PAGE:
Ross Anderson's team at Cambridge University has demonstrated physical security vulnerabilities in two of the devices commonly used to validate chin-and-PIN cards in the UK. The vulnerabilities would enable an attacker with sufficient physical access to the devices and some manual dexterity with a needle or bent paper clip to hack them, exposing PIN codes. With PIN codes plus data from the magnetic stripes, card hackers could create fake cloned cards that work in non chip-and-PIN validators (which are becoming uncommon in the UK now, but less so abroad), or in chip-and-PIN validators that fallback to the magstrips if card chips don't work.
This ably demonstrates the difference between "tamper resistance" and "tamper proofing". The chip-and-PIN security mechanism, like many others, was designed to resist certain attacks not to prevent them. Compromises inevitably had to be made during the chip-n-PIN design specification prosess for the sake of cost, usability etc., including the decision to retain magstripes on chipped-cards (as the team puts it, "Essentially, the vulnerabilities we exploit are not just a matter of hardware design, but also of the options many banks chose as they implemented EMV"). Hackers, as a breed, feed on such security compromises. There is no shortage of fodder. We've already seen miniature CCTV cameras plus magstripe readers used in the wild to capture PINs and card data on ATM skimmers, and chip-n-PIN device tampering in frauds at Shell service stations in the UK in 2006.
The team draws out some general lessons in the paper, aspects such as:
- the complexity of the EMV specifications (leading to local interpretations and the introduction of further unintended flaws)
- obvious conflicts of interest that result from equipment vendors selecting and paying security labs to assess their products against Common Criteria - something economists call "moral hazard" apparently - plus the commercial pressure on labs to issue pass slips like confetti (same with ISO/IEC 27001 certifications!)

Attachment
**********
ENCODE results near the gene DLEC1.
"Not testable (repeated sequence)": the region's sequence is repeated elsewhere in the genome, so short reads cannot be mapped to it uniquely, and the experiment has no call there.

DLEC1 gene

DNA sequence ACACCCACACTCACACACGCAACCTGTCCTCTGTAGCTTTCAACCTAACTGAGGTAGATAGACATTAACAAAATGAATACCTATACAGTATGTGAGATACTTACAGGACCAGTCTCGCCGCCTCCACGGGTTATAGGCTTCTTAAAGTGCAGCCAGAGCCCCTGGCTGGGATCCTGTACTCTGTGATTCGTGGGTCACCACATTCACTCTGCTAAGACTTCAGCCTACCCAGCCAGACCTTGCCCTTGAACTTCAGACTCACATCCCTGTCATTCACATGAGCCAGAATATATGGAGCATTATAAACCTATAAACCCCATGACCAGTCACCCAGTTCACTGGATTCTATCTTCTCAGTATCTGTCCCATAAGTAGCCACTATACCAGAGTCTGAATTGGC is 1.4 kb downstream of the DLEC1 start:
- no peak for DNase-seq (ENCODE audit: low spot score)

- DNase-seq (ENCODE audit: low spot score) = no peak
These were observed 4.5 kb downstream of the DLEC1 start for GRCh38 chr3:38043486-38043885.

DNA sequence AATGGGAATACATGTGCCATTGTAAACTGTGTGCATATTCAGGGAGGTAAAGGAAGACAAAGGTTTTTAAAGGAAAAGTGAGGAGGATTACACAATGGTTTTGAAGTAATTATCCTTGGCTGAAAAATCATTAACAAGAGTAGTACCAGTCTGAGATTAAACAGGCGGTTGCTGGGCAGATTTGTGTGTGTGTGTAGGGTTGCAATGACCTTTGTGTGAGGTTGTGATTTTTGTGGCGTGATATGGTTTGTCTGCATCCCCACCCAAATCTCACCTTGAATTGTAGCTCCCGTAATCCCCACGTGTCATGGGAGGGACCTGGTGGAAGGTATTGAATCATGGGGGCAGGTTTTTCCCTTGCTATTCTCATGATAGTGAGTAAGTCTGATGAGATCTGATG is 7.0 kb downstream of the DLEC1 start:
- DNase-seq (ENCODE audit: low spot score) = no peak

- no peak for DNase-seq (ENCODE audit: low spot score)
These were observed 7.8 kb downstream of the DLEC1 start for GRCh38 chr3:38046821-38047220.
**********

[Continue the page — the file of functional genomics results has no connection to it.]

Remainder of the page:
- further issues that arise when product assessments and certifications are clouded in secrecy, thanks to the whole banking industry closing ranks and lax controls by the UK's Common Criteria certification body (apparently, anyone can claim to have had their product Common Criterial Evaluated, whereas they must have actually passed the tests to claim Common Criteria Certified ...)
- the potential applicability of this kind of hack to other tamper-resistant mechanisms such as on electronic voting terminals. The same class of attack would probably succeed against devices using biometric mechanisms (fingerprints, iris scans, whatever) for user validation: if the codes sent by a biometric reader can be captured in the clear en route to the encryption/validation guts, they can probably be replayed or used for other attacks. Blog-reading designers of dual-interlock atomic missile launch fire biometric authorization mechanisms please take note. Tamper resistance has its limits.
The paper is well written and thought provoking for hackers and security professionals alike, even those with only fleeting interest in chip-n-PIN while paying for stuff.